Men, Fathers, & Mental Health: Interdisciplinary Perspectives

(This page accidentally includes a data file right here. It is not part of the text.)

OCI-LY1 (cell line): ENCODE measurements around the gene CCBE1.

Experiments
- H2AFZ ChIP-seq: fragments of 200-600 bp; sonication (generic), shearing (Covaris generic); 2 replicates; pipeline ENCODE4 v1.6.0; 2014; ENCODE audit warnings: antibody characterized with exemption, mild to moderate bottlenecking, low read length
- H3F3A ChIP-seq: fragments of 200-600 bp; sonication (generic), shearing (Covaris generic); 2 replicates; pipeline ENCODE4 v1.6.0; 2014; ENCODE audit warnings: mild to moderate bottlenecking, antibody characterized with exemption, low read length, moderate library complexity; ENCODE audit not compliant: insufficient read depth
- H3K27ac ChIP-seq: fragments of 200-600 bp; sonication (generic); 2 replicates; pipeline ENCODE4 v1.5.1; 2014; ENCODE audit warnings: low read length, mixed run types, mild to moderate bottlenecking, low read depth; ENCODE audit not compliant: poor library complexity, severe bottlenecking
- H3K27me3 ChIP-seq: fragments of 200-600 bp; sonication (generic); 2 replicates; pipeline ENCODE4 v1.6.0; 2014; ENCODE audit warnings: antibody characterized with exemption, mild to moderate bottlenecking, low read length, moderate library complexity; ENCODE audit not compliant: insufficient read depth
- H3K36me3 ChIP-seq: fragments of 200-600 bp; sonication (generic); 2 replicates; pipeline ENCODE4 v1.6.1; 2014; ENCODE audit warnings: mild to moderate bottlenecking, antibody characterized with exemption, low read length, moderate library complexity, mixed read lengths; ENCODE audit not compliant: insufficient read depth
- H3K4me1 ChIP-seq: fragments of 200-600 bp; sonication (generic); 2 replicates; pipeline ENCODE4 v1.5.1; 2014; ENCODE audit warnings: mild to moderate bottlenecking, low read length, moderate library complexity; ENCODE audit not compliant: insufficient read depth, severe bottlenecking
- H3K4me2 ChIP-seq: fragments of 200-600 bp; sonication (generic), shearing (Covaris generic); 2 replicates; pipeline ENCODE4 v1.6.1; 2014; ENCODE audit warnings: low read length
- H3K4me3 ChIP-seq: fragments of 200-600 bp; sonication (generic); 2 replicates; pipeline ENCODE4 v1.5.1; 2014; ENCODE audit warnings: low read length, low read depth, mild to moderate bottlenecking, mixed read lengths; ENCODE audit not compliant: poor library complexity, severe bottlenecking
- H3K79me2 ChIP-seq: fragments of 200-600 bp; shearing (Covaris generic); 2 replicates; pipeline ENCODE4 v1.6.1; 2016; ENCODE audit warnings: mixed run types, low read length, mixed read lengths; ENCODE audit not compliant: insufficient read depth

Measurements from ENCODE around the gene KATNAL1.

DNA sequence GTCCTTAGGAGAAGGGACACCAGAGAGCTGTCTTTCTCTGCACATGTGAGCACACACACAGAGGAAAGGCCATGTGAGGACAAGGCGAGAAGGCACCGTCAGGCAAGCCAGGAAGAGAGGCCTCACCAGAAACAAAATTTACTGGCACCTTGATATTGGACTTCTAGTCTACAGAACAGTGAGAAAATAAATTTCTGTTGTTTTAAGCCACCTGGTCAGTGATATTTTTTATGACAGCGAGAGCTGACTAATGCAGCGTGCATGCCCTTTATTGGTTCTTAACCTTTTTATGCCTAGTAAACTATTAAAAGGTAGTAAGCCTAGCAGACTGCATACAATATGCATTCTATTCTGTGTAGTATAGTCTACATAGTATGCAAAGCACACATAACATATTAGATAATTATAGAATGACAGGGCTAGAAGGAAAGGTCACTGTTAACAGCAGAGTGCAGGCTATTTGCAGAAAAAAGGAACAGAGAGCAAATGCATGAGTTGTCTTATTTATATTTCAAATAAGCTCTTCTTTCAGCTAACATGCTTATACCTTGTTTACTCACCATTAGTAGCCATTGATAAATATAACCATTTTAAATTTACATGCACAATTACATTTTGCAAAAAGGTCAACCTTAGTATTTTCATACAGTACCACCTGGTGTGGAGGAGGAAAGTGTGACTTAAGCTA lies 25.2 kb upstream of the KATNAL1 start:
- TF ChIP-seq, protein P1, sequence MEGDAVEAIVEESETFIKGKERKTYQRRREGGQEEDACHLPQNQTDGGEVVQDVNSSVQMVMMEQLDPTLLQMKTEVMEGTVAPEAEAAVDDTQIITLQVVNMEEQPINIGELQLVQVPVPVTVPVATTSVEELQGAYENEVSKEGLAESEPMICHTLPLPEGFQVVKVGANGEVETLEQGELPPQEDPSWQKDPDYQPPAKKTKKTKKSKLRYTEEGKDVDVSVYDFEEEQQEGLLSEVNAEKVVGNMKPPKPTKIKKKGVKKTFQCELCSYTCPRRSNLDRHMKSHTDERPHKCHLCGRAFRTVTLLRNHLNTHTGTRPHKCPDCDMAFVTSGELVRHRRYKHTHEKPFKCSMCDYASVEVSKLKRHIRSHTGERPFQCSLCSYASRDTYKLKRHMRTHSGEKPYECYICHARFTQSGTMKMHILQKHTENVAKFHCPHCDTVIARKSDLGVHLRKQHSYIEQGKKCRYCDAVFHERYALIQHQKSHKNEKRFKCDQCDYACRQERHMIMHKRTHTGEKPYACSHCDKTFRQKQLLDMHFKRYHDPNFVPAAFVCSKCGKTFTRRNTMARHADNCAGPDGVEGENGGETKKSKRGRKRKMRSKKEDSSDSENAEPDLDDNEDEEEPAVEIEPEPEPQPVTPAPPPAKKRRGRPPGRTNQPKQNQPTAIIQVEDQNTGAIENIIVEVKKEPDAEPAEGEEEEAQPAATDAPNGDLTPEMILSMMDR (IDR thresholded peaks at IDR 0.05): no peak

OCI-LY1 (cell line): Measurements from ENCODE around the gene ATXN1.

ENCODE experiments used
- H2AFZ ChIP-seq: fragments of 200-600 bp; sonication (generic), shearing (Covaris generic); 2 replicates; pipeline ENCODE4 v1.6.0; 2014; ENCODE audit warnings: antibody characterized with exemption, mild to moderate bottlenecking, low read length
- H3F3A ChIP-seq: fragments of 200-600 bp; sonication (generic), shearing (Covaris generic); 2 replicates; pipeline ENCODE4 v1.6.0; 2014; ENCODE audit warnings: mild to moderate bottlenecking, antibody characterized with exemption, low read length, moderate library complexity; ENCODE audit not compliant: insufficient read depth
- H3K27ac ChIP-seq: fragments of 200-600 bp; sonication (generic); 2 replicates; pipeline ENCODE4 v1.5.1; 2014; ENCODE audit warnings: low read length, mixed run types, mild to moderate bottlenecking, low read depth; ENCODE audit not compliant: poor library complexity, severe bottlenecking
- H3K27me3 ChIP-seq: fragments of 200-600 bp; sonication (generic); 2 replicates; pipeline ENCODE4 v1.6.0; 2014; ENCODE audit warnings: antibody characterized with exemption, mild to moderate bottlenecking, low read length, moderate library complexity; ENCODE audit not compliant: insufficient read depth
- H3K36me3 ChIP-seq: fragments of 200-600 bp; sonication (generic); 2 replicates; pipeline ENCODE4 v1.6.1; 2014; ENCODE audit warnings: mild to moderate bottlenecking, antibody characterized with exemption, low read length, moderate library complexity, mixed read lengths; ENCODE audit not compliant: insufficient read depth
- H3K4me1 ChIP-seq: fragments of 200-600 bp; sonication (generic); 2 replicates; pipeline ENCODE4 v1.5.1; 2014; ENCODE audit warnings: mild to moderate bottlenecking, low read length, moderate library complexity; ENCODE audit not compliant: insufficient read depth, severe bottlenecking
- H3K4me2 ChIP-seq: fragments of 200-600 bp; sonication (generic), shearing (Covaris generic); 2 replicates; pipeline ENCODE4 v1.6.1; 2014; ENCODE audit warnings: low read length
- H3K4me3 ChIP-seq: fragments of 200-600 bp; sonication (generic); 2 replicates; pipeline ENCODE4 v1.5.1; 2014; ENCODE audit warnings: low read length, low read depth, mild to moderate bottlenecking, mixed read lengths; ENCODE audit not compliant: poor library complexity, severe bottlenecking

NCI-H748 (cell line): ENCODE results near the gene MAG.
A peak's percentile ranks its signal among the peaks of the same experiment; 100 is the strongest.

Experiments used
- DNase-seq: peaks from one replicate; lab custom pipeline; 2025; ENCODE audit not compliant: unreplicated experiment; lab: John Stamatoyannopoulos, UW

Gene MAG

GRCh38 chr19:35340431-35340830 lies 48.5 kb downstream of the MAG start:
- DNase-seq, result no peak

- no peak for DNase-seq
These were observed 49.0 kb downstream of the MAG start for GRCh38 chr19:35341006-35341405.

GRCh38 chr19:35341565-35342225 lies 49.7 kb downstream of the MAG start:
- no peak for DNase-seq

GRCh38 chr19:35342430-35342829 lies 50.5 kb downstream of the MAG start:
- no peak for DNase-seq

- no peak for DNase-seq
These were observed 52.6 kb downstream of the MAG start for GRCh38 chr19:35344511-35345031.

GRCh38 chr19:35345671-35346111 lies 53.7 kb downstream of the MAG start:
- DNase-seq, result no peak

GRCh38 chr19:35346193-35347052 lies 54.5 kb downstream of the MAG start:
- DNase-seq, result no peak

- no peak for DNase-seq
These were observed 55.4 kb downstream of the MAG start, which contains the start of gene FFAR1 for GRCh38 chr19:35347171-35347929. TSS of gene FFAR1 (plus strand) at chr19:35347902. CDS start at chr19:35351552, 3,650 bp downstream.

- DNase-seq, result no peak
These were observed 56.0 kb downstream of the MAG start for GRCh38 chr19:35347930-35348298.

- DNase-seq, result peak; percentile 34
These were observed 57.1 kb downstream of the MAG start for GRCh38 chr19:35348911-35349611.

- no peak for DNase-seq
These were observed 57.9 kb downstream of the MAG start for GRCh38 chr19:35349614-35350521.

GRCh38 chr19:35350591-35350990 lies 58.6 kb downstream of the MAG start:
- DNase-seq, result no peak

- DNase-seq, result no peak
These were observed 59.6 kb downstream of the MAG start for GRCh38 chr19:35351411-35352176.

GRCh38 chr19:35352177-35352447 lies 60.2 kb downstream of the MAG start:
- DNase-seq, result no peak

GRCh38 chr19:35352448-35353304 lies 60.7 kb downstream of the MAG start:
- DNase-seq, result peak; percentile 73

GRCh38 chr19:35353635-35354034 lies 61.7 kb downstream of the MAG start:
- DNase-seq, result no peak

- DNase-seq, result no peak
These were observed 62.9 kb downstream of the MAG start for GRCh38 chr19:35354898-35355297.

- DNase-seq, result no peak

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 Clinical practice, research, and theory on men’s relationships and their mental health lags far behind that of women. In some cases this has substantial, even dire, consequences for men and boys. For example, women are 2-3 times more likely to receive a diagnosis of depression, even when men and women score the same on standardized instruments. While women are twice as likely to contemplate suicide, males are four times more successful in their attempts. Men also tend to shun the use of mental health services—seeking help at about half the rate of women. Men’s mental health has important consequences on other people, too. Relationships with women, children, and friends can suffer at the hands of untreated depression in men—sometimes with violent or emotionally challenging consequences. As Furman (2010) noted, “many men need help and making services appealing, accessible, and effective for men is in everyone’s best interest. Social work (and other mental health providers) that do not treat men with empathy, respect, and dignity my fail to prevent or resolve many of the most severe social problems.”

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